by John M. Frame
This article is taken from Walter Elwell, ed., Evangelical Dictionary of Theology (Grand Rapids: Baker, 1984), 987. Used by permission of Baker Academic, a division of Baker Publishing Group, copyright 2006. All rights to this material are reserved. Materials are not to be distributed to other web locations for retrieval, published in other media, or mirrored at other sites without written permission from Baker Publishing Group. httpss://www.bakerbooks.com; httpss://www.BakerPublishingGroup.com.
Scientia Media. Literally “middle knowledge.” Many theologians have said that God knows the world by knowing himself. He knows what is possible or impossible in the world by knowing what he can or cannot do: this knowledge is called the knowledge of simple intelligence or necessary knowledge (since it follows from the very nature of God’s being). He also knows what actually takes place in the world (whether past, present, or future from our point of view) by knowing his own plan, his decree for the world: this knowledge is called the knowledge of vision or free knowledge (since it follows from God’s free decisions concerning the world process). Such a distinction was made by Thomas Aquinas and his Dominican followers. But in the sixteenth century the theologians of the new Jesuit order, particularly Luis Molina, seeking to restate the Roman Catholic theology in opposition to the challenges of Protestantism and Jansenism, found this distinction inadequate to do justice to human freedom. They introduced a third form of divine knowledge, a middle knowledge or scientia media. This knowledge (a) is a knowledge of what would happen under such-and-such conditions, and (b) is based, neither upon God’s nature nor upon his decree, but upon the free decisions of created beings. Thus God knows what will happen if David remains in Keilah, and what will happen if he does not (I Sam. 23:1-13); and he knows it, not because he controls the course of history, but because he knows what free decisions people will make independently of his controlling decree. This concept found favor with Lutherans (e.g., Quenstedt) and with Arminius and some of his followers. The Reformed agree that God knows what would happen under all conditions, but they reject the notion that this knowledge is ever ultimately based on man’s autonomous decisions. Human decisions, they argue, are themselves the effects of God’s eternal decrees (see Acts 2:23, Rom. 9:10-18, Eph. 1:11, Phil. 2:12-13). J. M. Frame.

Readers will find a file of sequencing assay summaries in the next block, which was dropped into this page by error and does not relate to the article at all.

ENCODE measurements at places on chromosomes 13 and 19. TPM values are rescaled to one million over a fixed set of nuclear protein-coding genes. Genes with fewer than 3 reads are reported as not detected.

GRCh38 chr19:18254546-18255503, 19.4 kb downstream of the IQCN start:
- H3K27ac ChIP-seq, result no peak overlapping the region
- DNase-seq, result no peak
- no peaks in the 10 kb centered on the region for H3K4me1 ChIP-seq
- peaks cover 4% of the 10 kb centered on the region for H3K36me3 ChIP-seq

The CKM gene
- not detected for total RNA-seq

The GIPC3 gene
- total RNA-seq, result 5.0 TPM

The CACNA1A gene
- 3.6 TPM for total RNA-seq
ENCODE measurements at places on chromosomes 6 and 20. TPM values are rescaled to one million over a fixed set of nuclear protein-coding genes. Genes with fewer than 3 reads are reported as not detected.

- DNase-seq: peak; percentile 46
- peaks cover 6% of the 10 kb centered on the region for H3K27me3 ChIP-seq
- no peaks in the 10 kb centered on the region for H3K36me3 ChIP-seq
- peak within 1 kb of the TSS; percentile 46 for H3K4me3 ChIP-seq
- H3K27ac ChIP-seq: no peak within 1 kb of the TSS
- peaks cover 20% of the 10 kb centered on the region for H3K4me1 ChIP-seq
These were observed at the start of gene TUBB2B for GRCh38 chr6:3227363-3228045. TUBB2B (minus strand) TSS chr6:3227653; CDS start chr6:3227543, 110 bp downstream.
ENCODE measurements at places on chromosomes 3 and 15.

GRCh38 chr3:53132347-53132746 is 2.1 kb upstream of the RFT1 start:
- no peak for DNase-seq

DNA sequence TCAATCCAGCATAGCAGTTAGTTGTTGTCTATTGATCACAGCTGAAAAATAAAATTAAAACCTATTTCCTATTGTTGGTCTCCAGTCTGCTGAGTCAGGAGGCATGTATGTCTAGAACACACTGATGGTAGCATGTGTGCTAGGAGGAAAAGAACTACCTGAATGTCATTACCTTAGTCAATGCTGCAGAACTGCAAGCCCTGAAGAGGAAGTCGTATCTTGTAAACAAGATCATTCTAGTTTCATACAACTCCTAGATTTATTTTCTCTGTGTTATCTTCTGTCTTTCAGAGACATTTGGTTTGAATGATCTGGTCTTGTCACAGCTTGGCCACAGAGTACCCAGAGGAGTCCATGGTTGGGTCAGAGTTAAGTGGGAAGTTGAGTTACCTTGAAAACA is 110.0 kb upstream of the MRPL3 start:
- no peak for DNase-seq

Bibliography: H. Bavinck, The Doctrine of God; H. Heppe, Reformed Dogmatics; C. Hodge, Systematic Theology I, 397-401.